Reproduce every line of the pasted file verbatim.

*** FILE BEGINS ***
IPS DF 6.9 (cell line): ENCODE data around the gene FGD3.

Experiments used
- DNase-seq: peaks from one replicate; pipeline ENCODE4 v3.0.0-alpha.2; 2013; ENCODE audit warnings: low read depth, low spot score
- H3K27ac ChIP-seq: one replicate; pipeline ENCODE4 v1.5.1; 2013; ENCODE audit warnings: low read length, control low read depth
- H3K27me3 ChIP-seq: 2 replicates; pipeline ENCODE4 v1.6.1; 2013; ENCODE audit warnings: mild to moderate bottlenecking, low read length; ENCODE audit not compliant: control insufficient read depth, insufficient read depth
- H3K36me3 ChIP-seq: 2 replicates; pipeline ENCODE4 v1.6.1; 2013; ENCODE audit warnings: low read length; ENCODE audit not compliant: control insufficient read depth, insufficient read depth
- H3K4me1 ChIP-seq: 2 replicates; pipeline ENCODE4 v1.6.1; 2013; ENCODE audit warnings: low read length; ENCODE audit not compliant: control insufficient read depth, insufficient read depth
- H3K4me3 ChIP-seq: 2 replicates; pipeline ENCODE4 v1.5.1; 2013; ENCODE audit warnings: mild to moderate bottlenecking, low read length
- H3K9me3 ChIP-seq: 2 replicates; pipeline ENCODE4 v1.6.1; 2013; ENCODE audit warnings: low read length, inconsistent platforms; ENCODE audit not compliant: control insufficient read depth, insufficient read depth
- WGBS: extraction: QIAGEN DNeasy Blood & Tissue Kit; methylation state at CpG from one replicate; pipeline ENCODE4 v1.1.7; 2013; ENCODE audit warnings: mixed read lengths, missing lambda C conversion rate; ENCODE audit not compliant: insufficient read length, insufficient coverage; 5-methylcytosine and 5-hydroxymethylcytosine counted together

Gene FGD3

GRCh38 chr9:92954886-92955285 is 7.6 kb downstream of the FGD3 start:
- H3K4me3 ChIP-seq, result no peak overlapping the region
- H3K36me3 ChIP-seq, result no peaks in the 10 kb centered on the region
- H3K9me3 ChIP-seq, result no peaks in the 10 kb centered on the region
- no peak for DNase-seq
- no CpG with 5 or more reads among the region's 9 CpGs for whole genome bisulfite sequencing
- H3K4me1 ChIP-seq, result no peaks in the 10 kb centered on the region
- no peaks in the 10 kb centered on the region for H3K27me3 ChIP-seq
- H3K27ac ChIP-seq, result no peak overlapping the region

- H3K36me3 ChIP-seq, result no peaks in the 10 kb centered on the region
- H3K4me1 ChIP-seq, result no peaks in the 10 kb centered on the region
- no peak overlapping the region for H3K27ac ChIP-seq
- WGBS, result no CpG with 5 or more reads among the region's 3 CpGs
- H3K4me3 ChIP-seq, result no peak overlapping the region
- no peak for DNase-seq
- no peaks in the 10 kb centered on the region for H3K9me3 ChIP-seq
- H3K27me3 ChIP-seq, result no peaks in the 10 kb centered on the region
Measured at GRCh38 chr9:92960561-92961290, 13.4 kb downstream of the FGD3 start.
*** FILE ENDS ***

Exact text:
IPS DF 6.9 (cell line): ENCODE data around the gene FGD3.

Experiments used
- DNase-seq: peaks from one replicate; pipeline ENCODE4 v3.0.0-alpha.2; 2013; ENCODE audit warnings: low read depth, low spot score
- H3K27ac ChIP-seq: one replicate; pipeline ENCODE4 v1.5.1; 2013; ENCODE audit warnings: low read length, control low read depth
- H3K27me3 ChIP-seq: 2 replicates; pipeline ENCODE4 v1.6.1; 2013; ENCODE audit warnings: mild to moderate bottlenecking, low read length; ENCODE audit not compliant: control insufficient read depth, insufficient read depth
- H3K36me3 ChIP-seq: 2 replicates; pipeline ENCODE4 v1.6.1; 2013; ENCODE audit warnings: low read length; ENCODE audit not compliant: control insufficient read depth, insufficient read depth
- H3K4me1 ChIP-seq: 2 replicates; pipeline ENCODE4 v1.6.1; 2013; ENCODE audit warnings: low read length; ENCODE audit not compliant: control insufficient read depth, insufficient read depth
- H3K4me3 ChIP-seq: 2 replicates; pipeline ENCODE4 v1.5.1; 2013; ENCODE audit warnings: mild to moderate bottlenecking, low read length
- H3K9me3 ChIP-seq: 2 replicates; pipeline ENCODE4 v1.6.1; 2013; ENCODE audit warnings: low read length, inconsistent platforms; ENCODE audit not compliant: control insufficient read depth, insufficient read depth
- WGBS: extraction: QIAGEN DNeasy Blood & Tissue Kit; methylation state at CpG from one replicate; pipeline ENCODE4 v1.1.7; 2013; ENCODE audit warnings: mixed read lengths, missing lambda C conversion rate; ENCODE audit not compliant: insufficient read length, insufficient coverage; 5-methylcytosine and 5-hydroxymethylcytosine counted together

Gene FGD3

GRCh38 chr9:92954886-92955285 is 7.6 kb downstream of the FGD3 start:
- H3K4me3 ChIP-seq, result no peak overlapping the region
- H3K36me3 ChIP-seq, result no peaks in the 10 kb centered on the region
- H3K9me3 ChIP-seq, result no peaks in the 10 kb centered on the region
- no peak for DNase-seq
- no CpG with 5 or more reads among the region's 9 CpGs for whole genome bisulfite sequencing
- H3K4me1 ChIP-seq, result no peaks in the 10 kb centered on the region
- no peaks in the 10 kb centered on the region for H3K27me3 ChIP-seq
- H3K27ac ChIP-seq, result no peak overlapping the region

- H3K36me3 ChIP-seq, result no peaks in the 10 kb centered on the region
- H3K4me1 ChIP-seq, result no peaks in the 10 kb centered on the region
- no peak overlapping the region for H3K27ac ChIP-seq
- WGBS, result no CpG with 5 or more reads among the region's 3 CpGs
- H3K4me3 ChIP-seq, result no peak overlapping the region
- no peak for DNase-seq
- no peaks in the 10 kb centered on the region for H3K9me3 ChIP-seq
- H3K27me3 ChIP-seq, result no peaks in the 10 kb centered on the region
Measured at GRCh38 chr9:92960561-92961290, 13.4 kb downstream of the FGD3 start.